The hart island hope Memorial
bachelor of architectural studies
Dr. chris brisbin
Studio Coordinator and Program Director of Architecture
The hart island hope Memorial
The widespread social and economic impacts of COVID-19 continues to be felt across the world. While Australia has been undeniably lucky, there is no doubt that COVID-19 continues to highlight the inherent social inequality of many societies across the world. The 5M deaths globally attributed to COVID-19 has brought into stark relief the confronting ways different cultures and societies have conceptually and pragmatically addressed death, memory, and memorialisation.
Memorials are sites of memory – of grief, loss, and fear – but most of all, they are places of hope, strength, and resilience. They are material places that allow us to interpret and make sense of the past and our social and cultural connections to memorialised events, stories, and people as “important symbolic conduits not only for expressing a version of history but casting legitimacy upon it as well.” 1
Contemporary memorials have become phenomenological texts to be read, interpreted, and interacted with – not just objects to be looked at, but architecture and landscape choreographed as experientially affective theatrical events. These are environments whose meaning is generated, in-part, by the heterogeneous mix of personal histories and stories of those who interact with them where meaning is never fixed and never pre-determined, always in an un-ending state of becoming between spectator and memorial.
While the subject of the studio focuses on memory and memorialisation, the object of the studio is Hart Island, a 131 acre island in the Long Island Sound, located on the eastern edge of the Bronx (NYC, USA). While a real location with a real history, Hart Island is an abstract site; both in terms of its conceptual framework as a mass burial site on the other side of the world, and in terms of our inability to physically visit the site. It is a place that only exists through text and image.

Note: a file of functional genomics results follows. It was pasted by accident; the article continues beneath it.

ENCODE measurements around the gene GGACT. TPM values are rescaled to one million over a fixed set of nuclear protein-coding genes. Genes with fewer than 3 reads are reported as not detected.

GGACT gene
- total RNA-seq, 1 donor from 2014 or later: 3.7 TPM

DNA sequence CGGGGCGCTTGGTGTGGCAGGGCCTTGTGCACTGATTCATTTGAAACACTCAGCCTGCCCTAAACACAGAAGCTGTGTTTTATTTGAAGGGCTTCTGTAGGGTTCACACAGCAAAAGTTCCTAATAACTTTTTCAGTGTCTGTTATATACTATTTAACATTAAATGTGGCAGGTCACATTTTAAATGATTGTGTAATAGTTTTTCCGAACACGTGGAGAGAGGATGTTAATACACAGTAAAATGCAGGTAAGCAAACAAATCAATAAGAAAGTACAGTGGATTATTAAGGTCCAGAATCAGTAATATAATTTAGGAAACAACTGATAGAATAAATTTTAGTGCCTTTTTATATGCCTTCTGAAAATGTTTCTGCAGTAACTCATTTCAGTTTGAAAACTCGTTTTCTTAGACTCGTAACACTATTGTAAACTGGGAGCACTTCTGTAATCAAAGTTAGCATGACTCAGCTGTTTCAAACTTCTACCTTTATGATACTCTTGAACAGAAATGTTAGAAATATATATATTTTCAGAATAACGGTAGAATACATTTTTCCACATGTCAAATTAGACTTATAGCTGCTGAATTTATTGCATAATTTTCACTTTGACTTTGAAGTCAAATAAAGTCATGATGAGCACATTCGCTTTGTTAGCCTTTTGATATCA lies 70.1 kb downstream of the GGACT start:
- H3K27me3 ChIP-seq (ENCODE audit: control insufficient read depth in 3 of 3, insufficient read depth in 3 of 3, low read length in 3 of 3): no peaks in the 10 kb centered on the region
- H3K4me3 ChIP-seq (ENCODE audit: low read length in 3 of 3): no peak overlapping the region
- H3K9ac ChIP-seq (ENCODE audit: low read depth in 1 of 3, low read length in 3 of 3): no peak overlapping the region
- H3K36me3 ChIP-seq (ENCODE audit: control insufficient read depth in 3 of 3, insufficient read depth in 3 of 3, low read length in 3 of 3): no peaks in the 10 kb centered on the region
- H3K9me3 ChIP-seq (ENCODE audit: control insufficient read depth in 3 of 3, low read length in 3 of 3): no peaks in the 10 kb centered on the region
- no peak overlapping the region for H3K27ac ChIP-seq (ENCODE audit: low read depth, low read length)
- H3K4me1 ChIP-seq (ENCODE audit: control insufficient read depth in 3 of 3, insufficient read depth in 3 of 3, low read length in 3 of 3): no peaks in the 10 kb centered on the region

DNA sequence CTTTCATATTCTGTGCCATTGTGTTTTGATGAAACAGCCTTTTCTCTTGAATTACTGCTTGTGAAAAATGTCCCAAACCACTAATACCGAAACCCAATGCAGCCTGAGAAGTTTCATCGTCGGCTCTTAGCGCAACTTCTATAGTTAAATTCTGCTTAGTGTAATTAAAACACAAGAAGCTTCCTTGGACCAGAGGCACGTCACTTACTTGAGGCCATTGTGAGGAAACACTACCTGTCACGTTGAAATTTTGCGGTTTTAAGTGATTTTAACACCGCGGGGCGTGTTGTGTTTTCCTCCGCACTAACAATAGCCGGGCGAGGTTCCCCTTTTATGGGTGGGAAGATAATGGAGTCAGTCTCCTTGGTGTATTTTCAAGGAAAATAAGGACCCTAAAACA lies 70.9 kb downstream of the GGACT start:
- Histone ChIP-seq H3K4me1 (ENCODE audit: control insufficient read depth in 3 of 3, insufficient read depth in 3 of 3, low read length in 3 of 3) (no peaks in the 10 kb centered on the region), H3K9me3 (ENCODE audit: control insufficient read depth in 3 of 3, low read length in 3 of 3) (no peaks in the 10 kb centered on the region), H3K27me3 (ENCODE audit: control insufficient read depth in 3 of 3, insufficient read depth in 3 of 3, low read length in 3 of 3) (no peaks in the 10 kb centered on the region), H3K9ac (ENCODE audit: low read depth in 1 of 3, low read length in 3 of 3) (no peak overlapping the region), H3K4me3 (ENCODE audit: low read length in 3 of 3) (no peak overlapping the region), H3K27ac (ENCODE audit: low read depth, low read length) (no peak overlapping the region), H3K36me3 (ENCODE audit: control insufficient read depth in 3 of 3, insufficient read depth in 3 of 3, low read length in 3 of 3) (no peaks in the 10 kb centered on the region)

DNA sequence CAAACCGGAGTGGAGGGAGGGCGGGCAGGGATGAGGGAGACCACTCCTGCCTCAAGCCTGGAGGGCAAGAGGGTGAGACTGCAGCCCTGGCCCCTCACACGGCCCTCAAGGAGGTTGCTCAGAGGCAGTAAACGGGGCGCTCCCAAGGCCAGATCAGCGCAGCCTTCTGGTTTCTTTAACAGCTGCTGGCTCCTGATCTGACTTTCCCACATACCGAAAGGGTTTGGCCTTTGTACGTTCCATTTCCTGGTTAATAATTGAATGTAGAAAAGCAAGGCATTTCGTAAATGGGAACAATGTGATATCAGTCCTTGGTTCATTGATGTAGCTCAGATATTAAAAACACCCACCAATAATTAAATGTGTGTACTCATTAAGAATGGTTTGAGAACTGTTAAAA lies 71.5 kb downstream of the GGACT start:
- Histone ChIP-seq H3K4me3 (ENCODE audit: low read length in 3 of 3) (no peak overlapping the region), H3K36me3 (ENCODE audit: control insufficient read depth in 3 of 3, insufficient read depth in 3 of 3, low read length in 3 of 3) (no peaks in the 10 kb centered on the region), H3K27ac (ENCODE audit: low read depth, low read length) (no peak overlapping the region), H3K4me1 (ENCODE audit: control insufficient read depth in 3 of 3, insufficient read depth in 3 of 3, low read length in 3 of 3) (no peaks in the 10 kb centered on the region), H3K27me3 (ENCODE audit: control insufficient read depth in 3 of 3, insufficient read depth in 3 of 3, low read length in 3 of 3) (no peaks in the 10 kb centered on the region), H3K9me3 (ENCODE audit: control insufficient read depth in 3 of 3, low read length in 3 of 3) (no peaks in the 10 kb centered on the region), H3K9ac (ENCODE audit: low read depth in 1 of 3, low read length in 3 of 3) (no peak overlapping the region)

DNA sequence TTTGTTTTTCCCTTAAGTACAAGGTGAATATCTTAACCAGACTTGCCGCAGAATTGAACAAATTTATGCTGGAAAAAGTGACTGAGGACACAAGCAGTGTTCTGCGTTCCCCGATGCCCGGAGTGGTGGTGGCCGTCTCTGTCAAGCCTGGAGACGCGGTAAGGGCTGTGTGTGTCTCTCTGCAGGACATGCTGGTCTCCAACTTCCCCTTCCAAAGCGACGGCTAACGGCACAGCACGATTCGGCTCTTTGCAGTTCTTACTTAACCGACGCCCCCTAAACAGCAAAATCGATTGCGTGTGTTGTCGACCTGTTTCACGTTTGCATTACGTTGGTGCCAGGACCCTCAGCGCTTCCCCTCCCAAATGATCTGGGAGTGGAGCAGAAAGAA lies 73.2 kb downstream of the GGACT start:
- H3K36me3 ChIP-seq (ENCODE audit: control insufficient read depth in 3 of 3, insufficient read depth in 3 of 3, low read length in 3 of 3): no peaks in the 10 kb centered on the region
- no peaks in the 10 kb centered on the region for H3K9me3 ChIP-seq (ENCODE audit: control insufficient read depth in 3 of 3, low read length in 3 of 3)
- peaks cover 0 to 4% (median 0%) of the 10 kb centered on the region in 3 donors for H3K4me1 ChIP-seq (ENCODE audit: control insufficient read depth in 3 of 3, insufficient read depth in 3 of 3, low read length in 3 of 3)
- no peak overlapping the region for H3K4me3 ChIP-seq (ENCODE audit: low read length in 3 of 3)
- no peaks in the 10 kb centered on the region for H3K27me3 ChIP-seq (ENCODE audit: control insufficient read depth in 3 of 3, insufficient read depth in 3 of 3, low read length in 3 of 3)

In 1869, Hart Island witnessed its first official burial of a young 24-year-old immigrant named Louisa Van Slyke who died of Yellow Fever. Louisa would be the first of many more to come. Since its inception, Hart Island has become the preferred burial site for New York’s stigmatised, unwanted, unclaimed, and unidentified deceased. Over 1,000,000 men, women, and children have been buried in mass-burial sites across the island in trenches holding up to 420 pine-box coffins, marked only by small white bevelled concrete markers. From victims of homelessness, malnutrition, yellow fever, smallpox and typhoid, cholera, AIDS, tuberculosis, and now 25-deceased-per-day due to COVID-19, Hart Island has become New York’s “graveyard of last resort.” 2
The Hart Island Hope Memorial is the capstone architectural design studio in the Bachelor of Architectural Studies. In this studio, students have been researching and exploring a complex range of conceptual themes surrounding death, memory, and memorialisation through the design of a series of group-based and individual inter-related program elements including: (A) a Mortuary to store and prepare the deceased for burial; a (B) Machine to store and maintain the machinery used for the island’s operation; and a (C) Memory Mausoleum, which includes a specific memory space to memorialise the first COVID-19-attributed burial on Hart Island, Ellen Torron, and a collective memory space to memorialise those deceased and buried on Hart Island due to COVID-19.
This is a formidable studio as it asks students to confront challenging ideas and respond to them through methods, typologies, and a place that they have limited understanding of, but it is a highly rewarding learning experience that integrates the collective skills and knowledge of their Bachelor of Architectural Studies.
We are all worthy of hope and remembrance.
Owen J. Dwyer and Derek H. Alderman, "Memorial landscapes: analytic questions and metaphors," GeoJournal 73 (2008), https://doi.org/10.1007/s10708-008-9201-5. ↩︎
W. J. Hennigan, "Lost in the Pandemic: Inside New York City’s Mass Graveyard on Hart Island," (2020). https://time.com/5913151/hart-island-covid/. ↩︎